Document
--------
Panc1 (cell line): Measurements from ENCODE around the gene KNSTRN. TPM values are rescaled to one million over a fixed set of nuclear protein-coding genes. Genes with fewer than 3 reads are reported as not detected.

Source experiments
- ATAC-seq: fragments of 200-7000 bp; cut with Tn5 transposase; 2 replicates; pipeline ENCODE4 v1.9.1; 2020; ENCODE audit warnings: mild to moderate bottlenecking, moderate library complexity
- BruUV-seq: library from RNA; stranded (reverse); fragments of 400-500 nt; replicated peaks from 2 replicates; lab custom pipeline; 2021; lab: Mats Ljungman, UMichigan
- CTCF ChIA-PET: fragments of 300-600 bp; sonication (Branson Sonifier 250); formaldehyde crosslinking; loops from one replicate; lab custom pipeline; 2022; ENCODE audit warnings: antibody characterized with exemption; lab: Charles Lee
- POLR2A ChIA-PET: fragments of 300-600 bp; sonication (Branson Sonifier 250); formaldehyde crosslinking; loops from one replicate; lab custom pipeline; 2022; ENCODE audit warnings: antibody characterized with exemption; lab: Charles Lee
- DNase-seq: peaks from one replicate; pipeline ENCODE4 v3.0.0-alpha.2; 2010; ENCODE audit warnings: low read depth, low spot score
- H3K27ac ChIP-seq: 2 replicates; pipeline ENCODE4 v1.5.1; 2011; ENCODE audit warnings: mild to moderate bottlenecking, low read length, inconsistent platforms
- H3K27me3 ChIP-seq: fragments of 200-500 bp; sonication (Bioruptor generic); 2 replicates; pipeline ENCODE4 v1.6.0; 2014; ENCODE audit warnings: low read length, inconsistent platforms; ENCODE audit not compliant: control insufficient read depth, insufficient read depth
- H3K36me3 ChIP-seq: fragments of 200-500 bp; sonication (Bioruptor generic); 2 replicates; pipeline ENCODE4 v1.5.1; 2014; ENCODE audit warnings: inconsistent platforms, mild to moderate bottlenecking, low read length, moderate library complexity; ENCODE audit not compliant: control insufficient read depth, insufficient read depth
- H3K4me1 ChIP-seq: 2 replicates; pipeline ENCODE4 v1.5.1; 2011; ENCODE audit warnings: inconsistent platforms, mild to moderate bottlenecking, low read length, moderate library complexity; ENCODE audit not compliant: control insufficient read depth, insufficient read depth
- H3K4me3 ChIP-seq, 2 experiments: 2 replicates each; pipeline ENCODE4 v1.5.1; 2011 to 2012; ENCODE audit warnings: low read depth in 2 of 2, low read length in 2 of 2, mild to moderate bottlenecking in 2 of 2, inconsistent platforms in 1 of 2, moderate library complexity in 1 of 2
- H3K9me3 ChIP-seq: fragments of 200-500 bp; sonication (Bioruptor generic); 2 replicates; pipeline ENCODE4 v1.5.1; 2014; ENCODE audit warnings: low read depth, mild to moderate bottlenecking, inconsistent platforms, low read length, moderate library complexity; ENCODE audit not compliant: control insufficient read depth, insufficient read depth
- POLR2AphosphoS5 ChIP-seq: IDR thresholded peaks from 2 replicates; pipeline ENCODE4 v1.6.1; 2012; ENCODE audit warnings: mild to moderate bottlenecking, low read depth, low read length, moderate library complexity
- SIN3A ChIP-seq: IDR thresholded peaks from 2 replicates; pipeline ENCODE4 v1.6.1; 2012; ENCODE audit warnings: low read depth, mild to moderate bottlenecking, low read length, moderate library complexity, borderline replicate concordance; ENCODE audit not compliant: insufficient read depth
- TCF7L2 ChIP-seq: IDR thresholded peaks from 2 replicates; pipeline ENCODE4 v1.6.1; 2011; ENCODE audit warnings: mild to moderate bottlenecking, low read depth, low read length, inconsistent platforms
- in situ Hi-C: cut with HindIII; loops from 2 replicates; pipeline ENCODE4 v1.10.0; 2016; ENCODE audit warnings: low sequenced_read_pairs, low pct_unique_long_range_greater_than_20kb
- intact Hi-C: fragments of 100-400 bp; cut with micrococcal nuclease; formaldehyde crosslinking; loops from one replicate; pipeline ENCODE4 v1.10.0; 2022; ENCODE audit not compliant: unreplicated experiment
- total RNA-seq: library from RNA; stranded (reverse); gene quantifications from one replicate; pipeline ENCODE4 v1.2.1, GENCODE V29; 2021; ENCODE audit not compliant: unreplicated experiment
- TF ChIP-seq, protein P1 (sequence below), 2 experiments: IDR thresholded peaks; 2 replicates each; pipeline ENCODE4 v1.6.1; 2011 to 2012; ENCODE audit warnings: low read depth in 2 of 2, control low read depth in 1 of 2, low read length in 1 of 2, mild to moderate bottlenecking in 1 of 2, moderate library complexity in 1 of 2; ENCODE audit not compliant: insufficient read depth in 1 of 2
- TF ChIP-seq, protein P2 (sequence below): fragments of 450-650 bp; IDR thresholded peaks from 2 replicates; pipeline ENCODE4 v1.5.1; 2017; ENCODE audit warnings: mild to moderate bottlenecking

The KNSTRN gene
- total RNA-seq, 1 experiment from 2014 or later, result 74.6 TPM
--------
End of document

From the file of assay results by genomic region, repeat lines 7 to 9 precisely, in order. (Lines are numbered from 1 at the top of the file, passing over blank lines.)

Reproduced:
- DNase-seq: peaks from one replicate; pipeline ENCODE4 v3.0.0-alpha.2; 2010; ENCODE audit warnings: low read depth, low spot score
- H3K27ac ChIP-seq: 2 replicates; pipeline ENCODE4 v1.5.1; 2011; ENCODE audit warnings: mild to moderate bottlenecking, low read length, inconsistent platforms
- H3K27me3 ChIP-seq: fragments of 200-500 bp; sonication (Bioruptor generic); 2 replicates; pipeline ENCODE4 v1.6.0; 2014; ENCODE audit warnings: low read length, inconsistent platforms; ENCODE audit not compliant: control insufficient read depth, insufficient read depth